Canada's budgetary watchdog sees record deficit on COVID-19 spending

A Canadian dollar coin, commonly known as the "Loonie", is pictured in this illustration picture taken in Toronto January 23, 2015. REUTERS/Mark Blinch

OTTAWA (Reuters) - Canada’s budget deficit is on track to hit C$328.5 billion ($245.7 billion) in the 2020/21 fiscal year, including C$226 billion in pandemic relief spending, the country’s independent parliamentary budget officer (PBO) said on Tuesday.

While that would be largest budgetary deficit since the series began in 1966/67, it is lower than the C$343.2 billion projected by the federal government in its last fiscal update in July. The next fiscal update is expected this fall.

PBO Yves Giroux’s latest non-partisan report only includes measures announced up to Sept 1, and therefore does not tally new promises made by the ruling Liberals in the so-called Speech from the Throne earlier this month.

Giroux noted that without considering new commitments, he expects the record increase in spending in 2020/21 to be temporary. He projected the deficit to decrease to C$73.8 billion in 2021/22 and to continue to decline thereafter.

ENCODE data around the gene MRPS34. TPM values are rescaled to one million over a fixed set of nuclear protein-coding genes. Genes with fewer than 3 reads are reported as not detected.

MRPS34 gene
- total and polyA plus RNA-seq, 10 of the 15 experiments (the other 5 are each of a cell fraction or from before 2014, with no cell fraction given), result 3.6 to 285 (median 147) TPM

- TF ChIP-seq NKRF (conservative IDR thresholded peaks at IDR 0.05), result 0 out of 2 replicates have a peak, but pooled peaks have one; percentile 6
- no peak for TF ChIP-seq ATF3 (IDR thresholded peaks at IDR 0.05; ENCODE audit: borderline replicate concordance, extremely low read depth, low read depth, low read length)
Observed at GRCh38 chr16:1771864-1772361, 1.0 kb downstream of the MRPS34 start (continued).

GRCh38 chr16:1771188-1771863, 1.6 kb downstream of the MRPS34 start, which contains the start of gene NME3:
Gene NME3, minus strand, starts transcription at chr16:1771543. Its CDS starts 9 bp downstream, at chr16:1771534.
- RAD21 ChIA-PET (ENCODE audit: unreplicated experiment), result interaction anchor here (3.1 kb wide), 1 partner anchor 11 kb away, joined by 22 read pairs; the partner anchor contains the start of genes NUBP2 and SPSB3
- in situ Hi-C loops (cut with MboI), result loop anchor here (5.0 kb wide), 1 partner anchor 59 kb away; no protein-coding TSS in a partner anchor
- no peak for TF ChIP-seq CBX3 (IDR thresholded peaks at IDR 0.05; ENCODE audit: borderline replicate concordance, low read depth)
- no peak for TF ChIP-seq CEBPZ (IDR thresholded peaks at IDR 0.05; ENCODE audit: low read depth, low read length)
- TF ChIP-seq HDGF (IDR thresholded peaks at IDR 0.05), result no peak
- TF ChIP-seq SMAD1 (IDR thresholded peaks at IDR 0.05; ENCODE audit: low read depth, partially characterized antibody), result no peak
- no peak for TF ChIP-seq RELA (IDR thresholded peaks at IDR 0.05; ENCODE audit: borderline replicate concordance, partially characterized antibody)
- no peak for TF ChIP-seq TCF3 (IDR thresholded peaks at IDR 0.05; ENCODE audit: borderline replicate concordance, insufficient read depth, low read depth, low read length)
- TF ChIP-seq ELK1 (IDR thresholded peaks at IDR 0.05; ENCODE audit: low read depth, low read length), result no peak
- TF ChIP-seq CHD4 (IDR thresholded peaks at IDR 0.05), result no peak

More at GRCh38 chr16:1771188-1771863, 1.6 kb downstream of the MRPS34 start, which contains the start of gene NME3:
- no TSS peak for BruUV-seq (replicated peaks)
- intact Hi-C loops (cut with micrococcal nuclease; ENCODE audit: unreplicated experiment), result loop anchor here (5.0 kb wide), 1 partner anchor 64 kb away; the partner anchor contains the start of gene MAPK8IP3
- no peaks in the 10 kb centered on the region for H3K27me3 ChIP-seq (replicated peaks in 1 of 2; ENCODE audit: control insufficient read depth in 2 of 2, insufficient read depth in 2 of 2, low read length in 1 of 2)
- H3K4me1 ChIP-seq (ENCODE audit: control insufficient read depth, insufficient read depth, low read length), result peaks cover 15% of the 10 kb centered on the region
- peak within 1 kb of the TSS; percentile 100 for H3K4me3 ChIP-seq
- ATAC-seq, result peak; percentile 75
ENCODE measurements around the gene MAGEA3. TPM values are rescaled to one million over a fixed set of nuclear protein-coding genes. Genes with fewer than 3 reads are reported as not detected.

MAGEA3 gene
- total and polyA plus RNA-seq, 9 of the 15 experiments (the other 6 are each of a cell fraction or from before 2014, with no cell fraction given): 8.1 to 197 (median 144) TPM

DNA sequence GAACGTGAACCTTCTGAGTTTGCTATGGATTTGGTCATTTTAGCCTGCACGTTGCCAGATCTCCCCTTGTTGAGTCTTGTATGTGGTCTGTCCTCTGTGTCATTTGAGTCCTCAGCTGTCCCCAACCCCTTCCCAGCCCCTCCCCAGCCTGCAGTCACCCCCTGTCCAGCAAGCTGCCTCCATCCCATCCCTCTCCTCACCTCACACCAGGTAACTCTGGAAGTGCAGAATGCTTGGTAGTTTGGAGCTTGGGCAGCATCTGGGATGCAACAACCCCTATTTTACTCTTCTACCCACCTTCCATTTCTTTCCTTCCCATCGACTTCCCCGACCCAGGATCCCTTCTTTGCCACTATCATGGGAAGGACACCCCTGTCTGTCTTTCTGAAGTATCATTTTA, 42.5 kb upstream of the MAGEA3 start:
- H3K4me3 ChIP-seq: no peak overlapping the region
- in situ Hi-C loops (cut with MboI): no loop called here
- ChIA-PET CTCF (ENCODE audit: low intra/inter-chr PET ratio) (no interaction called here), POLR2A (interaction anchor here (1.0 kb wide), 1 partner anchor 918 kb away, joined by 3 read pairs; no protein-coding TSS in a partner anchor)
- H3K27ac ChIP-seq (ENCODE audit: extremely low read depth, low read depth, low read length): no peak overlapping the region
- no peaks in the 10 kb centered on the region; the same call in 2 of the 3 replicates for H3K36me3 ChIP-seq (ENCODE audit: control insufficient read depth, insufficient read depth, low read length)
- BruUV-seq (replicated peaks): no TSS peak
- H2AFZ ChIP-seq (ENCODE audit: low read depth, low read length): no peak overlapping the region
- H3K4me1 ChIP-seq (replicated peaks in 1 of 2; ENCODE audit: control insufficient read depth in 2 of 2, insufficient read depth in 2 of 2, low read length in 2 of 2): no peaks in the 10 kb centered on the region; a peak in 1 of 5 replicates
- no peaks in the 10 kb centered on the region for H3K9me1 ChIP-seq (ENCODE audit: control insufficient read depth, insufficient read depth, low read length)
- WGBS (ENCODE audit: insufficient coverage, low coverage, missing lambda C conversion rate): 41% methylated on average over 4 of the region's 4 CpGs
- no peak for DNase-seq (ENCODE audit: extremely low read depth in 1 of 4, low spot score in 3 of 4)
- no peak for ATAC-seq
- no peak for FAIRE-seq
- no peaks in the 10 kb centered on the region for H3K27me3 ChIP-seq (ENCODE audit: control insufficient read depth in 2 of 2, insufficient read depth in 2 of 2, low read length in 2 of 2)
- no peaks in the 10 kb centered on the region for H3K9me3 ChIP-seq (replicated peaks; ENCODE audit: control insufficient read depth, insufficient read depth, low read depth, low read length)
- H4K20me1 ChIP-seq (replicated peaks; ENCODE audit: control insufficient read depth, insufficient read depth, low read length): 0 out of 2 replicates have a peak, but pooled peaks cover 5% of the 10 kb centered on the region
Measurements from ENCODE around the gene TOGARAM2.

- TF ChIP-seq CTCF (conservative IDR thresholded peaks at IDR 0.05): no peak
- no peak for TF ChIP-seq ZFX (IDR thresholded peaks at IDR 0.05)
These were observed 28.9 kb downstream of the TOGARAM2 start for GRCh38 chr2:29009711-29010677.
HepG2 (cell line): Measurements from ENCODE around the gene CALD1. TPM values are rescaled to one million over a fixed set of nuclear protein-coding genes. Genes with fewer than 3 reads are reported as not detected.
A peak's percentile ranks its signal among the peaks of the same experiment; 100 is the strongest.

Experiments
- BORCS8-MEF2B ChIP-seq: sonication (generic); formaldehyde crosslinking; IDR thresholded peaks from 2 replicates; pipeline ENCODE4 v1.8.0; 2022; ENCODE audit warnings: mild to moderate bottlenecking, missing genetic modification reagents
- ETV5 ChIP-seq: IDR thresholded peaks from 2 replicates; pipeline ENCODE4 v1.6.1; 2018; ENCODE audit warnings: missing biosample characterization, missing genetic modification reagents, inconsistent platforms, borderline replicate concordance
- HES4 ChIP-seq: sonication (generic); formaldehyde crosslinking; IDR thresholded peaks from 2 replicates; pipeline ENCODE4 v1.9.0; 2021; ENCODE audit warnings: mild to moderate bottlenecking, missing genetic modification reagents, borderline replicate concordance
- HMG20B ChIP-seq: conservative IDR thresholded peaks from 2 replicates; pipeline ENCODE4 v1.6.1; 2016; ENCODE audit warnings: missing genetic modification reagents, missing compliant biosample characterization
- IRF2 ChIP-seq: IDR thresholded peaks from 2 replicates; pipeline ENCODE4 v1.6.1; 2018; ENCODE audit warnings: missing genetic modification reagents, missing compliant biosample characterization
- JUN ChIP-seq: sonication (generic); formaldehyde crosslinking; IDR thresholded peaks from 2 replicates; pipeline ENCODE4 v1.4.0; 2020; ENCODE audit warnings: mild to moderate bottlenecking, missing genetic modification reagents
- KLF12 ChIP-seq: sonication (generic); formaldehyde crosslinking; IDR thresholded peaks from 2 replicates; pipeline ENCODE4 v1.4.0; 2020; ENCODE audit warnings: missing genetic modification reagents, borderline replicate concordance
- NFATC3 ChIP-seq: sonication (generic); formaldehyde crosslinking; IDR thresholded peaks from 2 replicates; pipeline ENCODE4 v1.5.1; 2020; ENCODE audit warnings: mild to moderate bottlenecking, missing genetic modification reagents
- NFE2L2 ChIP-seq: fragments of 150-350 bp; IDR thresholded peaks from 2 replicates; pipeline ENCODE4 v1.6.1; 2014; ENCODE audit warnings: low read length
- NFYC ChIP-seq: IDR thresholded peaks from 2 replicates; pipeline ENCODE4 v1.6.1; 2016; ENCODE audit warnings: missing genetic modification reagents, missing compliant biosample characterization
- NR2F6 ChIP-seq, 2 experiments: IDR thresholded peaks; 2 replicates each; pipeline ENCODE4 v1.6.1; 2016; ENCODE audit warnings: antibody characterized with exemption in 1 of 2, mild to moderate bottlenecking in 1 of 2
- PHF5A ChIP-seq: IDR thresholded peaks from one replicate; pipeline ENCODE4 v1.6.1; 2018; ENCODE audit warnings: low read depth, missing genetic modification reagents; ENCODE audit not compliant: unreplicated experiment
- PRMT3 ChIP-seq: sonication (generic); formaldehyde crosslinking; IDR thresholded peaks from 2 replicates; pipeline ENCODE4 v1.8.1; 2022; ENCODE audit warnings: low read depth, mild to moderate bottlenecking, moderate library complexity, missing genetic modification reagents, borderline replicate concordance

“As the labor market recovers and household and business confidence improve, the economy will slowly recuperate, with real GDP projected to reach its pre-crisis level by early-2022,” Giroux said.

Still, the twin shocks of COVID-19 pandemic and sinking oil prices will have a “permanent impact on the Canadian economy,” Giroux said.

Without new spending, Canada’s debt-to-GDP ratio will peak at 48.3% in 2022/23, gradually declining over the medium term.

“Based on a return to pre-crisis policy settings and our economic outlook, federal fiscal policy over the medium term would be sustainable,” Giroux said.

($1 = 1.3368 Canadian dollars)

Reporting by Julie Gordon in Ottawa; Editing by Steve Orlofsky